Simple answer yes  I'll add to the intro. Going down a dimension you can ask if a tetrahedron can exist in a plane. The answer is YES, if you make it degenerate, like a pyramid with zeo height, but faces will overlap. Tom Ruen (talk) 00:42, 20 October 2008 (UTC)
Hypervolume formula?[edit]
Is there a formula for the hypervolume of one of these things? Obviously it would be a function of the volume of a tetrahedral cell multiplied by the minimum distance from that cell to the opposing vertex, and then divided by God knows what (probably 4), but there must be something simpler. —Preceding unsigned comment added by 99.48.55.129 (talk) 09:58, 4 August 2009 (UTC)
 According to Regular Polytopes the hypervolume of a regular pentachoron of unit edge is √5/90. —Tamfang (talk) 18:04, 5 August 2009 (UTC)
4th dimension!?[edit]
Sorry if this comment is ignorant, since I haven't actually read the page, but I couldn't make it past the first sentence how is the shape 4th dimensional when the 4th dimension is time!?
 Four geometric dimensions, see the link Fourdimensional space. SockPuppetForTomruen (talk) 23:12, 22 August 2011 (UTC)
Do the cartesian coordinates need to be centered at origin?[edit]
It would be easier to understand if you generate coordinates for each node progressively, like so: For any set of points (A, B, C, etc) all equidistant (say 6ft) from each other, we generate coordinates by setting point A at origin, so Ax=0, as does Ay and so forth.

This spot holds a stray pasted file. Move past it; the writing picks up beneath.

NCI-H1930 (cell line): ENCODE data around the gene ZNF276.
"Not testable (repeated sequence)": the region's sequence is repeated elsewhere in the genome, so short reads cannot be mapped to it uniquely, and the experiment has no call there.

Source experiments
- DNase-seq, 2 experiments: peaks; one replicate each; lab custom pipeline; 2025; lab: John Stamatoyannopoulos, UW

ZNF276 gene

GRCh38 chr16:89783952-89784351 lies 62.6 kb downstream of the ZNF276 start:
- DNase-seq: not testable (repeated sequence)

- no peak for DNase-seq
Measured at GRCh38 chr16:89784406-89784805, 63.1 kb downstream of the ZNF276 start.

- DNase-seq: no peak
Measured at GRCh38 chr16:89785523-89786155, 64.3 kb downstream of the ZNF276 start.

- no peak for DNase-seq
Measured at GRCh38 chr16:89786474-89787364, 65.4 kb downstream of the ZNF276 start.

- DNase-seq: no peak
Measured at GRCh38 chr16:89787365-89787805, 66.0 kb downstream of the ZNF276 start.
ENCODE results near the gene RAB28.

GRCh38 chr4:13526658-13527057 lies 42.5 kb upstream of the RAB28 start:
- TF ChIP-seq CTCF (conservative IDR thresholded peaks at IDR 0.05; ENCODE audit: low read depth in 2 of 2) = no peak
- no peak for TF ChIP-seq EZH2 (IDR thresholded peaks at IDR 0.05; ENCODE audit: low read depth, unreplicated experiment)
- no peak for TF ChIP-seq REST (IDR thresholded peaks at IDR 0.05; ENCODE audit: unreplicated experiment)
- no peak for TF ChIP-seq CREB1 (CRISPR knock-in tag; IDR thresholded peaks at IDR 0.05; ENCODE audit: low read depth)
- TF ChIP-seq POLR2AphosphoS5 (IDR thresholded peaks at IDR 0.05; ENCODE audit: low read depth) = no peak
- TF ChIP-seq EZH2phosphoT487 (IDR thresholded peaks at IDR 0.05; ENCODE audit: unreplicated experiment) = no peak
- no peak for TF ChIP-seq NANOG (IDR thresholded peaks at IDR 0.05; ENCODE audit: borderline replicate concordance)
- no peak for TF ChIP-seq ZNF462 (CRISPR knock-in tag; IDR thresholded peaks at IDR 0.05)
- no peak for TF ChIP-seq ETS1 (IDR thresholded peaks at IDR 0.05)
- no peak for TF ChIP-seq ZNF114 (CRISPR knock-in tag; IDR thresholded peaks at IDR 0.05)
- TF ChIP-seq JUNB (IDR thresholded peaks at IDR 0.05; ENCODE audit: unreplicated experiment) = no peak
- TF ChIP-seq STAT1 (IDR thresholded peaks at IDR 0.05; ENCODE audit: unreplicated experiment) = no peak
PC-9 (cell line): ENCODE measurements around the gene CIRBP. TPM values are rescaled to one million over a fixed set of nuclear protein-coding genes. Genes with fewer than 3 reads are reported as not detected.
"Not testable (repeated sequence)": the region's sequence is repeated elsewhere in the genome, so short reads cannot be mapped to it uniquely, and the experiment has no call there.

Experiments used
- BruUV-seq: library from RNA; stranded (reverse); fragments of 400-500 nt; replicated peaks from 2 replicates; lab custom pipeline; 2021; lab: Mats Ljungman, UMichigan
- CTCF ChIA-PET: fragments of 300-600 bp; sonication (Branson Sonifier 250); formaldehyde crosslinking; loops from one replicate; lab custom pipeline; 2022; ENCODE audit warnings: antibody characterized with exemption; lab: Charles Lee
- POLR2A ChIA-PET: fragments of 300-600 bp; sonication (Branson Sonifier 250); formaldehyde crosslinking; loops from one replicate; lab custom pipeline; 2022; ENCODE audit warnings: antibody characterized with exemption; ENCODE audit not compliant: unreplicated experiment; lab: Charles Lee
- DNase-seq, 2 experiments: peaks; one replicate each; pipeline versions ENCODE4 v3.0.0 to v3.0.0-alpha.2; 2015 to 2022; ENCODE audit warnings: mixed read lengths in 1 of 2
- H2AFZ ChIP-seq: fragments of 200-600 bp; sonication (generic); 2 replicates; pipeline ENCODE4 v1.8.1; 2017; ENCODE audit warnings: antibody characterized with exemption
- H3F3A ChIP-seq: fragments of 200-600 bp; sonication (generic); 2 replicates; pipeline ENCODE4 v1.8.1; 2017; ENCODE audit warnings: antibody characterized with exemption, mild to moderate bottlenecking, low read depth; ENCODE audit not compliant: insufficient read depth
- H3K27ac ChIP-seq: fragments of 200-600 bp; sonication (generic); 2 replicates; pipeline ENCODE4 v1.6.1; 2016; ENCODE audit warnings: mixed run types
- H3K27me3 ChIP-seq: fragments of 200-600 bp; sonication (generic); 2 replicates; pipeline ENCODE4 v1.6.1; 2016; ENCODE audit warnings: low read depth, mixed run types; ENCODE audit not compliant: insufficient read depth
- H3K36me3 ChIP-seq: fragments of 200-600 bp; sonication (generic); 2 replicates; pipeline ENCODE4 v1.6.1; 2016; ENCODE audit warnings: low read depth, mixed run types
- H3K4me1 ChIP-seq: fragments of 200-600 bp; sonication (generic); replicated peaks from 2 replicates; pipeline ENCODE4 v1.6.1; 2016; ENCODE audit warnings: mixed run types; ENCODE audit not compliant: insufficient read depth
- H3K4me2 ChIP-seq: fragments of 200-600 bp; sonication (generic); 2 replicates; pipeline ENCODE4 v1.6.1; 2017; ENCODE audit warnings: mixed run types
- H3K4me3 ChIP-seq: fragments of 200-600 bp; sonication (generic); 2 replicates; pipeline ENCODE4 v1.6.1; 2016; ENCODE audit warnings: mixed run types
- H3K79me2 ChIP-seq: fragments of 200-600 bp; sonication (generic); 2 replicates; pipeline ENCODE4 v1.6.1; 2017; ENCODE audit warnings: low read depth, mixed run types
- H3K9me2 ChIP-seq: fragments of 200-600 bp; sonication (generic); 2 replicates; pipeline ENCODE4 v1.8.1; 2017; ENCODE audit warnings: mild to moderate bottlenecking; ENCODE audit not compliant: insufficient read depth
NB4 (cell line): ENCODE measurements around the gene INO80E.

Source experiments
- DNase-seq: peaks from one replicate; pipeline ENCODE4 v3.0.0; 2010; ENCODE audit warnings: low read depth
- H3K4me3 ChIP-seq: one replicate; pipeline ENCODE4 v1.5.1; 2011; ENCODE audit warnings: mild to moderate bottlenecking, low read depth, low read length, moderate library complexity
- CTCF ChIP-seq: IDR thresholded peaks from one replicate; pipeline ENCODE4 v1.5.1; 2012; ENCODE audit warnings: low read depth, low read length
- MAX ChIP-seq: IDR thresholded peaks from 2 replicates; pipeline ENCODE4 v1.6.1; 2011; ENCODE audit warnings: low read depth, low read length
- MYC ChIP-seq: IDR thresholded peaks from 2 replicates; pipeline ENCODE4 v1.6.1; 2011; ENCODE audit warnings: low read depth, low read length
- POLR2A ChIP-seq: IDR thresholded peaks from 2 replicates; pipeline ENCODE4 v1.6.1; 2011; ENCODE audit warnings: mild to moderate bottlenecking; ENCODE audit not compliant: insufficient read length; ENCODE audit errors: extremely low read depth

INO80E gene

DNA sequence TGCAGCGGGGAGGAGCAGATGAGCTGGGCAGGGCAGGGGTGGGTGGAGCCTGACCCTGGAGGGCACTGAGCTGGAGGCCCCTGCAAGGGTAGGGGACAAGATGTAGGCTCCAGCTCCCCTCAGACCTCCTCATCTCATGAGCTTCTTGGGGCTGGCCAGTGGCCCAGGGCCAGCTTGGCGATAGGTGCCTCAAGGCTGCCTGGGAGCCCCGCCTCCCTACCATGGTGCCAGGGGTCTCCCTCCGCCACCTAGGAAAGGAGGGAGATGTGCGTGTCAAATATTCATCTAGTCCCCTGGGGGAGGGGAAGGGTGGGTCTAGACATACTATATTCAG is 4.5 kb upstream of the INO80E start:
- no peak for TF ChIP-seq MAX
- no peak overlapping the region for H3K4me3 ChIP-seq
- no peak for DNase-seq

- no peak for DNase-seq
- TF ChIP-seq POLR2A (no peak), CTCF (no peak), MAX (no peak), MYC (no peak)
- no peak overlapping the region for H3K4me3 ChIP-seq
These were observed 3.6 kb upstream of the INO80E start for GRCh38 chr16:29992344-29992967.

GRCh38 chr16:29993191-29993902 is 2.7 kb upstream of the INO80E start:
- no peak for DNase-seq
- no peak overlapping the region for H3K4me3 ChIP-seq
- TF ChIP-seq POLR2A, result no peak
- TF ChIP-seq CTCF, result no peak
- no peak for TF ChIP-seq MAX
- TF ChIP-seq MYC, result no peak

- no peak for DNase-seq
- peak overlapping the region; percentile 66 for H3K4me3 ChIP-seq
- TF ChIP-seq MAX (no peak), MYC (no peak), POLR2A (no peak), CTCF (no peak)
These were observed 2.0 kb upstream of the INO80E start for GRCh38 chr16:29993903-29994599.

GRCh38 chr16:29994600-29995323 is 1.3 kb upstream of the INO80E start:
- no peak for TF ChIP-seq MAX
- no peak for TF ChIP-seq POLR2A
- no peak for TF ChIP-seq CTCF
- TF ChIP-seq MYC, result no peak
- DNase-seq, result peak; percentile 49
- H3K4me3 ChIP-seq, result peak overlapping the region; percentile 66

pointB has x=6 since it is 6 ft from A (By is left at zero). pointC Cx=3 can be determined from law of cosines. cosine for triangle ABC is 0.5*6=3. Cy = 5.196, which can be deduced from pythagorean theorem. squareroot of (6^23^2). point Dx=3, point Dy =(((AD^2+AC^2CD^2)/2)(Cx*Dx))/Cy which is 1.73. Dz is deduced from pythagorean theorem sqrt(6^23^21.73^2) = sqrt24 = 4.89 so now we got
x  y  z  

A  0  0  0 
B  6  0  0 
C  3  5.196  0 
D  3  1.73  4.89 
  x  y  z  w 

E  3  1.73  1.22  4.74 
point Ex=3, Ey=1.73, Ez=(((AE^2+AD^2DE^2)/2)(Ex*Dx)(Ey*Dy)/Dz =1.22 and Ew (4th dimension coordinate) can be deduced from pyth. theorem and will be 4.74 One can use this same algorithm for any combination of distances to generate valid coordinatesQdiderot (talk) 08:11, 12 July 2012 (UTC)
Yet Another Alternate Name[edit]
The 5cell is also known as a pyrochoron, so maybe, someone should add that in as an alternate name. I don't want to do it myself because I don't have an account, and I've seen these things get inexplicably very contentious.69.112.209.47 (talk) 03:58, 16 May 2018 (UTC)
 There are no references on that website, but I'll link it as an external reference. Tom Ruen (talk) 20:59, 23 May 2018 (UTC)